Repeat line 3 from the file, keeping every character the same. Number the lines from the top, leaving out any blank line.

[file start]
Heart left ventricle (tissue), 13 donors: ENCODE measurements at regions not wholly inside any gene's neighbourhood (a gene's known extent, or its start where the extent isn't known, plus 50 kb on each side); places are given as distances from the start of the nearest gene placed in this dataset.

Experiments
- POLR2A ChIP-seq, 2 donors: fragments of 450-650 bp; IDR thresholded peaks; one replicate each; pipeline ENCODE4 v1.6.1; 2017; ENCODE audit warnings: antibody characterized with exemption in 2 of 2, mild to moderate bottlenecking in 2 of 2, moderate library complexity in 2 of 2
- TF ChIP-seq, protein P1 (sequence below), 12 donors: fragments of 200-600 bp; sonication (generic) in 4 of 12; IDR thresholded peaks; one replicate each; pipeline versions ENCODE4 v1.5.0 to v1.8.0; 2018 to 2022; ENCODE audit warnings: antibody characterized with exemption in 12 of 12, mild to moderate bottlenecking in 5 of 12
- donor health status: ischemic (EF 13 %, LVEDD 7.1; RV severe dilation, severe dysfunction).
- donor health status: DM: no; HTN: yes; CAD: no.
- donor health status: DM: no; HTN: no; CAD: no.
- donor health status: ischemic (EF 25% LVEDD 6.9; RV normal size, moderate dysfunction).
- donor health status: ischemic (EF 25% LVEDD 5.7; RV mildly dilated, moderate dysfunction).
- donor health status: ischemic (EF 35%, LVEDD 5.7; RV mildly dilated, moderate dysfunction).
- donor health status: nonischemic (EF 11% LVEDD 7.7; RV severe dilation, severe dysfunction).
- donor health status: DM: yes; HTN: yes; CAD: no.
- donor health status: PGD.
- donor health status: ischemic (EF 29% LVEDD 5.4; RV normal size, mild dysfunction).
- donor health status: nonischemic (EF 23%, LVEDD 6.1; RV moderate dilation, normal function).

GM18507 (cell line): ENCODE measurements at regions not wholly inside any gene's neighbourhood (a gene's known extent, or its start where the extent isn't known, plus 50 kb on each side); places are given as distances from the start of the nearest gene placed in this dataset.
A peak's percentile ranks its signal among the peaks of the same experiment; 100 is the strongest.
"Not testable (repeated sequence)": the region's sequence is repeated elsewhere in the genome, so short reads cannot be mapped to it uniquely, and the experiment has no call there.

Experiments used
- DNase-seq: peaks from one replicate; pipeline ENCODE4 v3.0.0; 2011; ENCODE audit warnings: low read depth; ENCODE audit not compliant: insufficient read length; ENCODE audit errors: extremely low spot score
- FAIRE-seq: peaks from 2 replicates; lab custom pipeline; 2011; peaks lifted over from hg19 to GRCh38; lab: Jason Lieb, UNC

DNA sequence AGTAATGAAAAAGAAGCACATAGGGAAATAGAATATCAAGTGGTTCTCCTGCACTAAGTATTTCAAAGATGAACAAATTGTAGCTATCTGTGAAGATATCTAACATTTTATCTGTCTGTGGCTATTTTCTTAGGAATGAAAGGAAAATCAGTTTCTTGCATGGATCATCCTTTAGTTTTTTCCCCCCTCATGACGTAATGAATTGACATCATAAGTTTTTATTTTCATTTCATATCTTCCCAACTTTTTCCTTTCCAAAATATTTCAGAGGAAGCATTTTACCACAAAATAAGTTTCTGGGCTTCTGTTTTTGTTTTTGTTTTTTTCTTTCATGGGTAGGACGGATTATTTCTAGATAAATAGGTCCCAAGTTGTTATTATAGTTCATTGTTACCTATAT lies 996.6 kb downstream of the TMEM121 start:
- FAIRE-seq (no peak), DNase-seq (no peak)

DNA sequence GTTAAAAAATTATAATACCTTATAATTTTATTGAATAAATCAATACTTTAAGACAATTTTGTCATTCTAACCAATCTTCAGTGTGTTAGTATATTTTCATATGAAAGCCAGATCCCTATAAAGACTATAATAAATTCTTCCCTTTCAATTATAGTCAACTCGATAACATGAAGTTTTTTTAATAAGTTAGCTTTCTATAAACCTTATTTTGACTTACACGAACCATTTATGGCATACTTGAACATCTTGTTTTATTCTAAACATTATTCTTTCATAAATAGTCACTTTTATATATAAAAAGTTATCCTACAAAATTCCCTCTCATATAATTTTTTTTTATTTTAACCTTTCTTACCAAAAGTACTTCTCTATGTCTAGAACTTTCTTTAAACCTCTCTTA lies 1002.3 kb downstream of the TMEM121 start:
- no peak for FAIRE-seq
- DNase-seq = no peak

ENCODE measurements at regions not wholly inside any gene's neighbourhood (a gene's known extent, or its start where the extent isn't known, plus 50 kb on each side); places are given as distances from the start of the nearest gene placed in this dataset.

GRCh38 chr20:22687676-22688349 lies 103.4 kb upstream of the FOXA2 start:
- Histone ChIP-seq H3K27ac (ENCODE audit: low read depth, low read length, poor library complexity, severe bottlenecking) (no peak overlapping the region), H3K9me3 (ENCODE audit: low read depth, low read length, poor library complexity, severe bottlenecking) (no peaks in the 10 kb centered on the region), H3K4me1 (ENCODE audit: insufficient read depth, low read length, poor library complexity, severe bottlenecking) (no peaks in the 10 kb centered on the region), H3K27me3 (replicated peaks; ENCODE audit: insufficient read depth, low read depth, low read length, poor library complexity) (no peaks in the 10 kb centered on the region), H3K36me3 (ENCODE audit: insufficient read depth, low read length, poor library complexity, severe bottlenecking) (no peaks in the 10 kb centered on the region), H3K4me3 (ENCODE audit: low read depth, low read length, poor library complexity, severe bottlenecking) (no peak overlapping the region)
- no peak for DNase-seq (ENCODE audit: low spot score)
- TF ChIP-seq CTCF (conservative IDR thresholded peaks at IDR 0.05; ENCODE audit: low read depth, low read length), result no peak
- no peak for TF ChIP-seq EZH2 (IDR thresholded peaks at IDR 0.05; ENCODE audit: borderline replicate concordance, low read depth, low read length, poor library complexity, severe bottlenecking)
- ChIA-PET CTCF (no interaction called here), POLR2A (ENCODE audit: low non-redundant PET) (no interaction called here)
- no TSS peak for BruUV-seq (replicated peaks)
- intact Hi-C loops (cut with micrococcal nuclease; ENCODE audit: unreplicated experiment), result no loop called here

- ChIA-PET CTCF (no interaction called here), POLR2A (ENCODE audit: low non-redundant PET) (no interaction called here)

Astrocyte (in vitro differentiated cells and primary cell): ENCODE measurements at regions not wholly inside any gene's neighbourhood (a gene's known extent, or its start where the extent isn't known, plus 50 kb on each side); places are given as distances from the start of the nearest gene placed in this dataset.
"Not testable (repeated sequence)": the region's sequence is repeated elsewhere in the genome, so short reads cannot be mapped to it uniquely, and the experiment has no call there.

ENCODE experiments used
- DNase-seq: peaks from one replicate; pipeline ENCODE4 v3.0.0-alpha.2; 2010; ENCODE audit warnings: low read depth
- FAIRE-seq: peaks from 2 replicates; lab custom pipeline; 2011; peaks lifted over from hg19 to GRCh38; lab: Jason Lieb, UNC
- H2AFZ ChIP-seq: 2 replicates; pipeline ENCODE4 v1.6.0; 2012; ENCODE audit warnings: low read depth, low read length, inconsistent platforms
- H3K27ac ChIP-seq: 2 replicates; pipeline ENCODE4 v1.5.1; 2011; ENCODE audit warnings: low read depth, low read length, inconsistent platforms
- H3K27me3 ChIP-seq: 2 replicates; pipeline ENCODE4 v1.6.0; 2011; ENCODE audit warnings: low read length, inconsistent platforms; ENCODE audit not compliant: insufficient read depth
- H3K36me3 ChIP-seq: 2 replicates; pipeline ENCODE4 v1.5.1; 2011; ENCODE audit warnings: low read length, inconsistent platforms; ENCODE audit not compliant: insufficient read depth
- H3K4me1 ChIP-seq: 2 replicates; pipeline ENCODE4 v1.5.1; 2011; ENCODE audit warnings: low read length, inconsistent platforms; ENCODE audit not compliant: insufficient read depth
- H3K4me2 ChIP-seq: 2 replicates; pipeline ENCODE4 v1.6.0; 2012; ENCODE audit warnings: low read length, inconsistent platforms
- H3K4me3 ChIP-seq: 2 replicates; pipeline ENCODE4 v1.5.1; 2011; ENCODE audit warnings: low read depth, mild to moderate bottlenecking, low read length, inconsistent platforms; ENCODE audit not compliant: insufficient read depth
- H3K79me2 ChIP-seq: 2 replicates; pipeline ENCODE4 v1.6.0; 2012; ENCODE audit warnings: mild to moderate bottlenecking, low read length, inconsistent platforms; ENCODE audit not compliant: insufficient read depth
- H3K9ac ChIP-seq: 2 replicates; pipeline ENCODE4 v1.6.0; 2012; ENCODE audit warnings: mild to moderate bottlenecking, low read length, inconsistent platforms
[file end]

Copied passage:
- POLR2A ChIP-seq, 2 donors: fragments of 450-650 bp; IDR thresholded peaks; one replicate each; pipeline ENCODE4 v1.6.1; 2017; ENCODE audit warnings: antibody characterized with exemption in 2 of 2, mild to moderate bottlenecking in 2 of 2, moderate library complexity in 2 of 2